The Pirates bench is very right-handed heavy with Rodriguez, Stewart, Rogers and Morse. The only lefty bat will Jaso on days that Morse gets the start against a left-handed starter. As far as internal options who can bat from the left side, the Pirates have a few with Cole Figueroa, Pedro Florimon and Alen Hanson. Figueroa last season did an excellent job of controlling the strikezone with an 8.7% walk rate to just a 5.3% strikeout rate, albeit against AAA competition, but still impressive nonetheless. Florimon provides little offensively, however his defense is very good. With the Pirates relying on pitching and defense, you wonder if they would carry a reliable defender off the bench despite not much offense. Hanson obviously has the most offensive upside of the three. The problem is that if Hanson makes the Opening Day roster, he falls under Super 2, which the Pirates most likely wouldn’t allow to happen. 

There isn’t that much remaining on the free agent market. Kelly Johnson appeared to be a really good fit for the Pirates since he’s still a good left-handed bat, but he signed with the Atlanta Braves in January. The Pirates really don’t have a true fourth outfielder at the moment. Sean Rodriguez would likely be that option with his outfield defense being above average. David DeJesus is a free agent who is coming off a down season last year with the Tampa Bay Rays and Los Angeles Angels, but has usually been a reliable on base guy and decent defender, so perhaps the Pirates could look at him on a cheap one-year deal. Just a question if they want to add experience to the bench, or go with an inexpensive internal player until Alen Hanson arrives midseason.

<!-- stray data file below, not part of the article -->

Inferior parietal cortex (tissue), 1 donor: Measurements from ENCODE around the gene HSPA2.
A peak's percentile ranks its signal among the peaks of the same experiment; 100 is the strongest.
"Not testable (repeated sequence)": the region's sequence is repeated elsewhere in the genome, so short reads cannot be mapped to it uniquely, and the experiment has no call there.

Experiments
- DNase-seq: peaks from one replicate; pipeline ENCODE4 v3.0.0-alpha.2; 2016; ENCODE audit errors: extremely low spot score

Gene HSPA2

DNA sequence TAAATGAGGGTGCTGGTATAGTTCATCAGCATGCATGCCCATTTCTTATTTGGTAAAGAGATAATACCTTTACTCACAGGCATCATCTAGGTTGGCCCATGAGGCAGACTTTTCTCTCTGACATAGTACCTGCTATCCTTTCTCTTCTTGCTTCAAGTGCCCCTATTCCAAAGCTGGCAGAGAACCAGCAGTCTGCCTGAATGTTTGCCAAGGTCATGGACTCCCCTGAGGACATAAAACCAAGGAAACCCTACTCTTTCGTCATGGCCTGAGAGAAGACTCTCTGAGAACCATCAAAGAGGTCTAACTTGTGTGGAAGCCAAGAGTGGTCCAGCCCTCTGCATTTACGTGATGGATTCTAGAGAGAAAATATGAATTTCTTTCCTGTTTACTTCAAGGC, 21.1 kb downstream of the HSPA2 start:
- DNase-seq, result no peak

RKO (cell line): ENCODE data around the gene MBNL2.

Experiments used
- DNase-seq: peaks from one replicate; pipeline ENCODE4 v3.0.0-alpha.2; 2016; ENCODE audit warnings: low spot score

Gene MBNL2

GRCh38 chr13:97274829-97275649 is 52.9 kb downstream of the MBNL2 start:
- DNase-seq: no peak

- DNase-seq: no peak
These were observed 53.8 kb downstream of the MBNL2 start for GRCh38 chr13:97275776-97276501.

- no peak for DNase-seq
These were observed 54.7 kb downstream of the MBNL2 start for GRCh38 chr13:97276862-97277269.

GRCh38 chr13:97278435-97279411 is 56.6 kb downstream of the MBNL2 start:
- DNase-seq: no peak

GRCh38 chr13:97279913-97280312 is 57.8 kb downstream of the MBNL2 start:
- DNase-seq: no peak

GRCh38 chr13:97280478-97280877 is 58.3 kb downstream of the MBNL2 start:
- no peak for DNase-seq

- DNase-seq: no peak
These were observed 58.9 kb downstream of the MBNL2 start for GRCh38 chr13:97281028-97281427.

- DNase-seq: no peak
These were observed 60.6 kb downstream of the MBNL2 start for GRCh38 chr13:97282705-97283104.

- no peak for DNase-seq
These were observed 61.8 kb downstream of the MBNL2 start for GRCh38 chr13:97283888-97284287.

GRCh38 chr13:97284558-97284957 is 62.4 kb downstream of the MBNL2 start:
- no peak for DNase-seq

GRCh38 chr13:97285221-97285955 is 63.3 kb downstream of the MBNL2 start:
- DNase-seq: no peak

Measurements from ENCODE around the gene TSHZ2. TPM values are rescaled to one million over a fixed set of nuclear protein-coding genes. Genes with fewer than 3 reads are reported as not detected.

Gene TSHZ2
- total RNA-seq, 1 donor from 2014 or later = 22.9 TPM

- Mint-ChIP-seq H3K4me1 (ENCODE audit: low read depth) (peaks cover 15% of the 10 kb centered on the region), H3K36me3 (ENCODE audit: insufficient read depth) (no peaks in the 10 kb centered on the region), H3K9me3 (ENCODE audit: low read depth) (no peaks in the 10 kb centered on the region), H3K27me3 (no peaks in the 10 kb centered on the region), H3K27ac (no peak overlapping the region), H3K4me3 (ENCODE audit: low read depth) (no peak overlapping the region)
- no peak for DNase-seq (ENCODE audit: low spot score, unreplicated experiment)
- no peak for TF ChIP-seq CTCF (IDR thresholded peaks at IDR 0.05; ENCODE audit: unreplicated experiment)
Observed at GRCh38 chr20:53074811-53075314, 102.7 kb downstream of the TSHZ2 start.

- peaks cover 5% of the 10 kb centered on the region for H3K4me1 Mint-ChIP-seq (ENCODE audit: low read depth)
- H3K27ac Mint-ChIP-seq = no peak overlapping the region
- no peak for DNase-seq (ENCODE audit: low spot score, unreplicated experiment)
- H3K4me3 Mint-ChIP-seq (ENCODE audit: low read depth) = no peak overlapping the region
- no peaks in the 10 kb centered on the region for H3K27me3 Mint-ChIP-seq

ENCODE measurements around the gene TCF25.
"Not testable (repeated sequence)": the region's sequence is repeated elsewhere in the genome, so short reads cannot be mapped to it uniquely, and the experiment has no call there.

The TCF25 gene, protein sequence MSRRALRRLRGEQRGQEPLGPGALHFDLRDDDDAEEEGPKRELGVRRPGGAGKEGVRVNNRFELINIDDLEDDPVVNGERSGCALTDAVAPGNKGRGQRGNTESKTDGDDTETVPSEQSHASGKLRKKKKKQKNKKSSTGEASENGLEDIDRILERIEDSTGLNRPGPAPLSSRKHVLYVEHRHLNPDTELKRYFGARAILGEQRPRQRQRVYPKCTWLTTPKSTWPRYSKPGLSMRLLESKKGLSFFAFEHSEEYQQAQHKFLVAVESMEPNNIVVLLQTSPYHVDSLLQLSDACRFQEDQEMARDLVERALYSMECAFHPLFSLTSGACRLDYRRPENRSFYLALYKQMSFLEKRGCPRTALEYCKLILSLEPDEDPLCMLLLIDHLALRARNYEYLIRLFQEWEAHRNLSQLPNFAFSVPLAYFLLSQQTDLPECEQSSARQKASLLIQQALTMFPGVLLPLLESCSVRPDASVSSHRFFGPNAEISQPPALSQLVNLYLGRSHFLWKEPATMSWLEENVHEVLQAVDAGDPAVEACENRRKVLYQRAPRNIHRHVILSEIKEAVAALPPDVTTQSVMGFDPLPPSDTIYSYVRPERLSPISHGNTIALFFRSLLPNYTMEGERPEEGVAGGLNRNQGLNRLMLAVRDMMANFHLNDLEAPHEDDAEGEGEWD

Assessing the Jesse Biddle Trade

By Jason Shetler


p/c: Tug Haines

p/c: Tug Haines

On Wednesday, the Pirates acquired left-hander Jesse Biddle from the Philadelphia Phillies in exchange for reliever Yoervis Medina. This marks the second time this offseason that the Pirates and Phillies have completed a trade. Both sides worked out a trade for Charlie Morton back in December. Here now is my assessment of the Biddle deal.

Not long ago, Biddle was the #1 prospect in the Phillies system. While his control numbers in the minors have been erratic with a 4.4 BB/9, his strikeout ratio has been excellent at 8.8. Biddle posted a 4.95 ERA in 2015, but that was mainly due to pitching with a sore elbow, which required Tommy John surgery this offseason. He of course will miss the entire 2016 season. 

Medina was claimed off waivers by the Pirates from the Chicago Cubs in December. The 27-year-old right-hander has put up a 3.08 ERA along with a 121 ERA+ in three seasons with the Mariners and Cubs. Medina was designated for assignment by the Pirates in late January, and was just recently outrighted to AAA. 

While the Phillies are getting an above average reliever in Medina, they had to do so at the expense of giving up a left-handed starter with plenty of upside. Even though Biddle will be recovering from elbow surgery this year, age is on his side, as he’ll still be just 25 entering 2017. In addition, the Pirates obviously will have years of club control with him. If nothing else, he’ll provide much needed left-handed depth after this year, which is especially vital given the fact that Francisco Liriano is a free agent after 2017, and with the uncertainty of Jeff Locke’s future in Pittsburgh.